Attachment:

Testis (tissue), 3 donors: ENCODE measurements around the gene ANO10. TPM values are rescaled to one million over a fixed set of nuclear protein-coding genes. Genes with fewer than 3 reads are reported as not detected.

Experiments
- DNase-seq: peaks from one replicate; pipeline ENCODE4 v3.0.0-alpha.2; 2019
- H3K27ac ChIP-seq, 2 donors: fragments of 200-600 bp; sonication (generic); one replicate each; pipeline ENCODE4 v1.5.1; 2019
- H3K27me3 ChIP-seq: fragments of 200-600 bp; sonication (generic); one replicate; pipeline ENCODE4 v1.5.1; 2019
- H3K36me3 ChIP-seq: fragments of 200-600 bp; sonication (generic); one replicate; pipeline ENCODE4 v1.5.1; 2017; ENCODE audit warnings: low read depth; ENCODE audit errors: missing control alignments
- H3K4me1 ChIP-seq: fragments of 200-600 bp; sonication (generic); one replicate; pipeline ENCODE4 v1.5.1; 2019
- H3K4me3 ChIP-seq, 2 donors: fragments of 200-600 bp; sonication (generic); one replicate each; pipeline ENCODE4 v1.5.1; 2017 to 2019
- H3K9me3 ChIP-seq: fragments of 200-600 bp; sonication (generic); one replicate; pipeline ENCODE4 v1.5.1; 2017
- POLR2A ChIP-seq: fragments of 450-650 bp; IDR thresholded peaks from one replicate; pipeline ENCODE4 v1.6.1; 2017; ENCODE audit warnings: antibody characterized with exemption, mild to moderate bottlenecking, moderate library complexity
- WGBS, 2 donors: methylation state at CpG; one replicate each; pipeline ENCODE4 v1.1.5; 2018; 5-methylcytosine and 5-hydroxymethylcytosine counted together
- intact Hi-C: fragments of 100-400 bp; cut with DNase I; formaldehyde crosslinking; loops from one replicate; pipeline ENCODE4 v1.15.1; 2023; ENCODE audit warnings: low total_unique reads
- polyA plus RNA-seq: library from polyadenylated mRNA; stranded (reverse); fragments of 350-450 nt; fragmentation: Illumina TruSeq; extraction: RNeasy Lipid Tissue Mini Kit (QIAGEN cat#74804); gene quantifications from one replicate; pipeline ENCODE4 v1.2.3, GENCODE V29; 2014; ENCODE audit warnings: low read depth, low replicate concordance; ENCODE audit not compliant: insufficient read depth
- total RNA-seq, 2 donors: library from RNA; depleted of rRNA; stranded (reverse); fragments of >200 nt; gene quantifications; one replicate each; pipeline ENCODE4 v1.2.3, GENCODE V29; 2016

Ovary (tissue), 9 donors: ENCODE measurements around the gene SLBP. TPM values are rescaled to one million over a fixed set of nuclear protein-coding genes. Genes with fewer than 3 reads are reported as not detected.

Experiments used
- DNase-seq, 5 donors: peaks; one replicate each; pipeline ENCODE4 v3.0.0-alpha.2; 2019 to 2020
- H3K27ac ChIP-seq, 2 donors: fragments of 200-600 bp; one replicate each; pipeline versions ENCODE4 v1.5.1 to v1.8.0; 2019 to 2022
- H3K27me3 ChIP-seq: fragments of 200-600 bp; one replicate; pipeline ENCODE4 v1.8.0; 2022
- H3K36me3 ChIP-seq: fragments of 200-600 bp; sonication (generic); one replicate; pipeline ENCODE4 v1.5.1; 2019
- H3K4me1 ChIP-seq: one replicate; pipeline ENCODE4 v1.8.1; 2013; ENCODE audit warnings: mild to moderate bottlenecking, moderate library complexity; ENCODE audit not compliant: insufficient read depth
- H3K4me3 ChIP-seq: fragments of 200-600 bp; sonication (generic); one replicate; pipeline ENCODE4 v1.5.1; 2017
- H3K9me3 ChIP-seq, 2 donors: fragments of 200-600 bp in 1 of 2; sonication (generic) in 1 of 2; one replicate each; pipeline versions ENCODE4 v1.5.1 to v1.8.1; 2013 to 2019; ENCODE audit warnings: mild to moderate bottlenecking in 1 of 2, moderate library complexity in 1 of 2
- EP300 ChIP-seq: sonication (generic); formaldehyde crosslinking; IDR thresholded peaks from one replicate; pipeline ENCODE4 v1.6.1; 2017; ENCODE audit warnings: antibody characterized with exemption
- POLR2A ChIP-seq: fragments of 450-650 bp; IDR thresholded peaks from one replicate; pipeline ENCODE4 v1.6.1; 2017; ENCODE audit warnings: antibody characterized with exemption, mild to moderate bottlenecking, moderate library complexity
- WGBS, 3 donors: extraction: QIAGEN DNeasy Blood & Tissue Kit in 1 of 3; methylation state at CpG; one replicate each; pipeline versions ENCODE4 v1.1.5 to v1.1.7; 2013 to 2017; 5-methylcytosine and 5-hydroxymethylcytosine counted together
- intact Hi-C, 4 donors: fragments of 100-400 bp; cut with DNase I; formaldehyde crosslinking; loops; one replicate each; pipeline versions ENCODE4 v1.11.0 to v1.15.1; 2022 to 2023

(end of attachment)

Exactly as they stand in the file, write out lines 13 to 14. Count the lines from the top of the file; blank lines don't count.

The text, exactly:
- polyA plus RNA-seq: library from polyadenylated mRNA; stranded (reverse); fragments of 350-450 nt; fragmentation: Illumina TruSeq; extraction: RNeasy Lipid Tissue Mini Kit (QIAGEN cat#74804); gene quantifications from one replicate; pipeline ENCODE4 v1.2.3, GENCODE V29; 2014; ENCODE audit warnings: low read depth, low replicate concordance; ENCODE audit not compliant: insufficient read depth
- total RNA-seq, 2 donors: library from RNA; depleted of rRNA; stranded (reverse); fragments of >200 nt; gene quantifications; one replicate each; pipeline ENCODE4 v1.2.3, GENCODE V29; 2016